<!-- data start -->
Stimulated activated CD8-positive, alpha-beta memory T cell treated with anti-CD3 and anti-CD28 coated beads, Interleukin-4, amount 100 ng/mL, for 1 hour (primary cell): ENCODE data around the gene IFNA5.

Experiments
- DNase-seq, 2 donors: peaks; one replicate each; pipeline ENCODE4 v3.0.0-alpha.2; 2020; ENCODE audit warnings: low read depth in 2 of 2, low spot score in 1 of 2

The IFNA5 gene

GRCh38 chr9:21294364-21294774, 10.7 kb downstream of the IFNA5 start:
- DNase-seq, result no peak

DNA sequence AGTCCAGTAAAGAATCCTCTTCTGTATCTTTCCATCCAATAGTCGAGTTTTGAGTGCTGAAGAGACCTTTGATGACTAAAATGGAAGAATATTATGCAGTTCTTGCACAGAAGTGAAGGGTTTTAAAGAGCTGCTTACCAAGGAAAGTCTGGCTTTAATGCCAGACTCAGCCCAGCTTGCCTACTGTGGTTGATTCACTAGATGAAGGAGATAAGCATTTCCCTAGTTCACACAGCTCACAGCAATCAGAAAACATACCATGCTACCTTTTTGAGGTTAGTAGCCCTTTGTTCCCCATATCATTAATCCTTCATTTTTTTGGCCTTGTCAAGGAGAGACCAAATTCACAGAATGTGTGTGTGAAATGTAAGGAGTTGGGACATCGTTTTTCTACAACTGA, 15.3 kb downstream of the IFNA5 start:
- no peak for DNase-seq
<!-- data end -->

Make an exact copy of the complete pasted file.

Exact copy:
Stimulated activated CD8-positive, alpha-beta memory T cell treated with anti-CD3 and anti-CD28 coated beads, Interleukin-4, amount 100 ng/mL, for 1 hour (primary cell): ENCODE data around the gene IFNA5.

Experiments
- DNase-seq, 2 donors: peaks; one replicate each; pipeline ENCODE4 v3.0.0-alpha.2; 2020; ENCODE audit warnings: low read depth in 2 of 2, low spot score in 1 of 2

The IFNA5 gene

GRCh38 chr9:21294364-21294774, 10.7 kb downstream of the IFNA5 start:
- DNase-seq, result no peak

DNA sequence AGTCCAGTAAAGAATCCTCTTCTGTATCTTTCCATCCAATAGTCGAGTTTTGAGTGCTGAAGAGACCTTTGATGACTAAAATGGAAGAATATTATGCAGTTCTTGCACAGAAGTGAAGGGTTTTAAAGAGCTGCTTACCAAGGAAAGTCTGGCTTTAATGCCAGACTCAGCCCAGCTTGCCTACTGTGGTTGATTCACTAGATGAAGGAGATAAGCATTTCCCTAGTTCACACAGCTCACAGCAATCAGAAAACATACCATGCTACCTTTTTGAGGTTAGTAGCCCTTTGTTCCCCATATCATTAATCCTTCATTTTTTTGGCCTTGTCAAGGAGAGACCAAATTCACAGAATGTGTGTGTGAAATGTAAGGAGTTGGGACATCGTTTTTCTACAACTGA, 15.3 kb downstream of the IFNA5 start:
- no peak for DNase-seq